Coming off of the talk of constructors and variables, we’re going to move on to the concept of inheritance.
We’re going to build off of the method discussion from yesterday a bit more and cover the topic of sending n number of parameters of a specific type to a method.
Today we’re going to take a look at overloading in Java.
Today we’re going to take a look at constructors in Java.
Wanted to use a YAML file for some config settings in a new app I’m writing, so I needed to look up how to do so in Java. Lots of people pointed to using Jackson for doing the loading, which seems to be the defacto when doing json reading as well.
Wasn’t really sure what to call this, but it’s something neat and also something that really shows just why using exceptions is so much better than returning back some other junk.
So yesterday I talked about how you can create your own unique exceptions within your package. But how do you go about testing for them? Or testing for any exception for that matter? Let’s take a little look into it.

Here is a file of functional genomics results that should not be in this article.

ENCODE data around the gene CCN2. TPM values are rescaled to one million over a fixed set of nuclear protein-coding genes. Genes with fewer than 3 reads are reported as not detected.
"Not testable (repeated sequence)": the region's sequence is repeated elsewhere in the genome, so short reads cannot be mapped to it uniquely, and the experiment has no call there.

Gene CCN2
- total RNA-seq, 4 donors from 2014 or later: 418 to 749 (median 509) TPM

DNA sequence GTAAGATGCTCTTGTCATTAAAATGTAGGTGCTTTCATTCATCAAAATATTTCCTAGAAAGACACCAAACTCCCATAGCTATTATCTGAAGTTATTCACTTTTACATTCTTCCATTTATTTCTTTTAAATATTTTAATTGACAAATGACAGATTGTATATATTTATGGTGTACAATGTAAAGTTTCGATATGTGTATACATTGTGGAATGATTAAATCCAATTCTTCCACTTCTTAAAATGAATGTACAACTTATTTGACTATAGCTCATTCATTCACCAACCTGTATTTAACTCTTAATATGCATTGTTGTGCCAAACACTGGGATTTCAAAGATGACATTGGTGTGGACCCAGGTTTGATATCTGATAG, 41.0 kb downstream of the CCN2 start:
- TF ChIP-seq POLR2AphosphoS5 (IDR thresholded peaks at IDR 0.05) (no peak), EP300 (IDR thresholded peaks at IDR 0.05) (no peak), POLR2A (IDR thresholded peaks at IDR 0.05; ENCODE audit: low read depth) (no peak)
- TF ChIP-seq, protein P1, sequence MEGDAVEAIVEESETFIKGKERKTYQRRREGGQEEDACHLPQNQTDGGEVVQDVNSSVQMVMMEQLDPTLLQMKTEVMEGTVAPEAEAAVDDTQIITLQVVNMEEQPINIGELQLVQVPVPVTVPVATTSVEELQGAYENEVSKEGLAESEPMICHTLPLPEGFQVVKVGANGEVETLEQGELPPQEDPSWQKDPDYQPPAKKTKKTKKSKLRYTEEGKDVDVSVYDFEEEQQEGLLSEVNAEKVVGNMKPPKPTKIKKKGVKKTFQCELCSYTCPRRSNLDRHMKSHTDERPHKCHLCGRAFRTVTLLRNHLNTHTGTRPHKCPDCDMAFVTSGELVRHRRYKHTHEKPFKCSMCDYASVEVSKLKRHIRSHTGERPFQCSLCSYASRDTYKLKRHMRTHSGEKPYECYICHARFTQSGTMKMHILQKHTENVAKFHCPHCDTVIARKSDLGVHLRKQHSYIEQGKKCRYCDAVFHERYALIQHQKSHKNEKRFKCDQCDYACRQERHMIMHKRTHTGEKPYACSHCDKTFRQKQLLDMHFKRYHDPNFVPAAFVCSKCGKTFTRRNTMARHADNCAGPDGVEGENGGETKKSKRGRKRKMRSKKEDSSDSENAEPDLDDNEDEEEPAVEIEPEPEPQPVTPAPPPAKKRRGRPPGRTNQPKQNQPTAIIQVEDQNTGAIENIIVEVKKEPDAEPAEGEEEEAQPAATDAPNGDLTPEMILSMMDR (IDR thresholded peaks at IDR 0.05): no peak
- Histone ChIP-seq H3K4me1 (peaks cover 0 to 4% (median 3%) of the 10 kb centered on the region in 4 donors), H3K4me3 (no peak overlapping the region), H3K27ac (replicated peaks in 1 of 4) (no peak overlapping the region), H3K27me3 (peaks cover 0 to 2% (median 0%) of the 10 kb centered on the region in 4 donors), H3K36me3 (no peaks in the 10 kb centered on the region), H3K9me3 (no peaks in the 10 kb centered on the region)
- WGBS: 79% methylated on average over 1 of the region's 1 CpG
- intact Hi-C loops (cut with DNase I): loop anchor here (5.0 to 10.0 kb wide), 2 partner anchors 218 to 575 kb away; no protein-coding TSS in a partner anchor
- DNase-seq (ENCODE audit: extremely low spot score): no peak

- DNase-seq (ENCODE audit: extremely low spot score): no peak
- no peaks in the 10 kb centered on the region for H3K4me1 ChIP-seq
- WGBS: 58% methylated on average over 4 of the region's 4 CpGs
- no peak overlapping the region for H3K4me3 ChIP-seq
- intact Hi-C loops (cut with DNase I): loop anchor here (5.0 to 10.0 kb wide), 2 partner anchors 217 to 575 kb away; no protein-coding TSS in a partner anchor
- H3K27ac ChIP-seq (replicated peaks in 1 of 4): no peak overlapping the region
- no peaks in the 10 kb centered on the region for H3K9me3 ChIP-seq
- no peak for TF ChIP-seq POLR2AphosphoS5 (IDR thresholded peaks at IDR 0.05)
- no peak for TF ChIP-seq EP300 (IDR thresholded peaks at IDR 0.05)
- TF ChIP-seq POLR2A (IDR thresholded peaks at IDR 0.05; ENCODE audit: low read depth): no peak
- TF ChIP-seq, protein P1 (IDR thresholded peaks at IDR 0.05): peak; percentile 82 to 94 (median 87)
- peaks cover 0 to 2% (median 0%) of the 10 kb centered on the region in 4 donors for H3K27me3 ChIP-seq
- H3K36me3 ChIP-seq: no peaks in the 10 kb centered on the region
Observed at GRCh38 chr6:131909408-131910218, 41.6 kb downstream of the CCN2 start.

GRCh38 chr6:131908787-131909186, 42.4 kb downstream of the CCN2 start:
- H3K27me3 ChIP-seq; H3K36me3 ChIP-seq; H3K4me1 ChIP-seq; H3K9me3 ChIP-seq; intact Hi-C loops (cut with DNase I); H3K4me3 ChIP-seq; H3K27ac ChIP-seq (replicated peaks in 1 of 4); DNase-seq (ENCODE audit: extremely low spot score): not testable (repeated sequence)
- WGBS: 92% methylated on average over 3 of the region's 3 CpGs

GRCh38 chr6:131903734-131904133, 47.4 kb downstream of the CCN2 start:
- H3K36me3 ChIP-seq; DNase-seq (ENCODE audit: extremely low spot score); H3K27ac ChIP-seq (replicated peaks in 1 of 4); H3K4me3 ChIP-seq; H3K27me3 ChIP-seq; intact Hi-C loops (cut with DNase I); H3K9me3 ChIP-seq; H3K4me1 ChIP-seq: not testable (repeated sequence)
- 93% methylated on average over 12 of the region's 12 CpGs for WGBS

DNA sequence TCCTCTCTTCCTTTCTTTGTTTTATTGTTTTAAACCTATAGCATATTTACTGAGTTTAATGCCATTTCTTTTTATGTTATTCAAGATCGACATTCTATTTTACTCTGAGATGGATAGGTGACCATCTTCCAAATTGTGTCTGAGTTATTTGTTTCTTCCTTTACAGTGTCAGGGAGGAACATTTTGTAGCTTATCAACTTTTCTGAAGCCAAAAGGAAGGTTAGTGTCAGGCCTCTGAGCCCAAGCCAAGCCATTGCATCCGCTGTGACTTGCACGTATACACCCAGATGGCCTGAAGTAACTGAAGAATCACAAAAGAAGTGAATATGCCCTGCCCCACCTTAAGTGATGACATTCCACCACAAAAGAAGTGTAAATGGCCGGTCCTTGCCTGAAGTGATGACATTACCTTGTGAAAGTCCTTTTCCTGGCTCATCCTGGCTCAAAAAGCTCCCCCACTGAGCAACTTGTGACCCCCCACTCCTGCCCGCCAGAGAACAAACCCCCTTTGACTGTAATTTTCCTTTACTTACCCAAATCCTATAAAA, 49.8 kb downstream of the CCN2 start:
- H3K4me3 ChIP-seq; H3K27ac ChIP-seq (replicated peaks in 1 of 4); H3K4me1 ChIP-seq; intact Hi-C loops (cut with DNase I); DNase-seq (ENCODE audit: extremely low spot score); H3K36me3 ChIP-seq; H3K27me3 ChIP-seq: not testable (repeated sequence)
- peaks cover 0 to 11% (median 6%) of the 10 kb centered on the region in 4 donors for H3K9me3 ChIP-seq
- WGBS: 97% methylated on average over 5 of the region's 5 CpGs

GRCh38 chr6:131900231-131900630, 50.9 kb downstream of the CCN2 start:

Honestly this is something that I learned many many months back but evidently never wrote about (I’m not really sure why). I had to do a small side project at work and I needed to revisit how this was done. Thankfully I already had a project completed that I could steal off of!
Today was a weird day. I spent most of it looking through our code at working and being completely confused as to how it’s actually working. The more I read the more confused I got which started me down the path of googling random things to try to escape from drowning.
As unit testing is still very much a new thing to me, I was interested to see how much of my code my tests were actually hitting. I knew that there was some functionality built into intellij, but I was under the impression that it was locked behind a paywall. Turns out it’s completely free to use in the community version!